Overall I find "Standing On The Sun" to be a mildly enjoyable listen that has the edge taken off an excellent instrumental representation of the traditional doom metal philosophy by a couple of aesthetic & compositional flaws. I'd be surprised if the vast majority of Saint Vitus, Pentagram & 70's Black Sabbath fans don't find enough to keep them interested here but I'm not sure too many of them will consider Internal Void to compete with the premier traditional doom metal bands that influenced them.



So, to repay you Daniel for this month's excellent Fallen feature submission, I see you haven't rated the 2018 album The Slow Dying of the Great Barrier Reef  from Nottingham drone metal duo Bismuth. It's a superb drone / funeral doom / atmo-sludge tour-de-force that I believe you would really enjoy.


I think it's a pretty safe bet that very few drone metal releases will get much traction with the "average punter". Drone metal is one of those extreme genres that provides greater reward the more the listener is willing to invest and many just can't get past the surface. But for those who are able, when done well, it can be an hallucinatory and revelatory listening experience that is well worth the effort. That said, though, Monarch! do seem to be lacking in exposure, even in a niche genre like drone metal and that is a great shame because Omens is as good as anything the genre has to offer.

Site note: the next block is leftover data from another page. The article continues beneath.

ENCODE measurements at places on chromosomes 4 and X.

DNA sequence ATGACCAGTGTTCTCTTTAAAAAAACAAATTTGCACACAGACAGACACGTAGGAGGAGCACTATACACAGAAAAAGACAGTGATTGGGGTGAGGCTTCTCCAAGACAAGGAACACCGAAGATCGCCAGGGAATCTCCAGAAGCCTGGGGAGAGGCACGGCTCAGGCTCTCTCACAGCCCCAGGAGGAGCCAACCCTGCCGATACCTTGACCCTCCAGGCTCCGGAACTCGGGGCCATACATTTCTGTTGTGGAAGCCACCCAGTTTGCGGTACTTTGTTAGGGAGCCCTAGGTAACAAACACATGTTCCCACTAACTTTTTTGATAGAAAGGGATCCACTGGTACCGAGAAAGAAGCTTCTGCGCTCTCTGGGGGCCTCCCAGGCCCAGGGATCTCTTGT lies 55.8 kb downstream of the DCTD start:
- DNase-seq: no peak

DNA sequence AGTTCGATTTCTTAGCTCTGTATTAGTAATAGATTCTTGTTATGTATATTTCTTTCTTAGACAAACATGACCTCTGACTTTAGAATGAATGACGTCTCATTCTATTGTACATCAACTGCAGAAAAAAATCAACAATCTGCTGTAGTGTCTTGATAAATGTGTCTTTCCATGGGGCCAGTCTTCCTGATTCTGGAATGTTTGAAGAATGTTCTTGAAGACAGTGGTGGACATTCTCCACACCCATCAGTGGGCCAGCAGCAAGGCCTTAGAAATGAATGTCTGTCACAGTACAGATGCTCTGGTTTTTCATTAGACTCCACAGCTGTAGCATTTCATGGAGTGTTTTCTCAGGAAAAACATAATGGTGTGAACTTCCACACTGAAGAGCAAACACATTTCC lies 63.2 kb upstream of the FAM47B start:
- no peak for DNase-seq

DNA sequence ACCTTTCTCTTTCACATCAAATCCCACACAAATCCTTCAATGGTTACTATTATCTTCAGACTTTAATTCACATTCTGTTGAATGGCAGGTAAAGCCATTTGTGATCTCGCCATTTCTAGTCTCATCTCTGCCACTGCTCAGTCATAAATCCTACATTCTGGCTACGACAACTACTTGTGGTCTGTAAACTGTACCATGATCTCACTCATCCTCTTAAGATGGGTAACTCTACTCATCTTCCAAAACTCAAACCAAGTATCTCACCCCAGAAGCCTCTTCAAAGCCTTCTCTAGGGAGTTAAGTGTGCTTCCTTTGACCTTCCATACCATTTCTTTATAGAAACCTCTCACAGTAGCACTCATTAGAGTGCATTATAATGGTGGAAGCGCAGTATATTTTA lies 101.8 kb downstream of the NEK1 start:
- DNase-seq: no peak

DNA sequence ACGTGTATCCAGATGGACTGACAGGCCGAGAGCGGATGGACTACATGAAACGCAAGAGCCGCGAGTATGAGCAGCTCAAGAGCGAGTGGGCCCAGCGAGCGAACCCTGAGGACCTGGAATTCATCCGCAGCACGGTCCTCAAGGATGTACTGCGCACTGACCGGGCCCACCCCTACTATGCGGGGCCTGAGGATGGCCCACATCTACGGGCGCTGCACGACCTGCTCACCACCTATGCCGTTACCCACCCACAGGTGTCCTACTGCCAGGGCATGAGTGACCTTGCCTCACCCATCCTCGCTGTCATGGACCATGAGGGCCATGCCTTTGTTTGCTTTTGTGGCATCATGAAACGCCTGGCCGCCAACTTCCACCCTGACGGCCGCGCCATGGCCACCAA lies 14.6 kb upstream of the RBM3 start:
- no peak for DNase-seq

Brief thoughts on this month's playlist:

1. Spirit Caravan - "Dead Love / Jug Fulla Sun" from "Jug Fulla Sun" (1999) [submitted by Sonny]
Spirit Caravan is a Wino-led trio that laces their stoner doom with acid. This is my favourite track from their debut and is one of my all-time top stoner metal tracks.

2. Anathema - "Radiance" from "Eternity" (1996) [submitted by Daniel]
Builds really effectively to a Comfortably Numb-style guitar solo climax.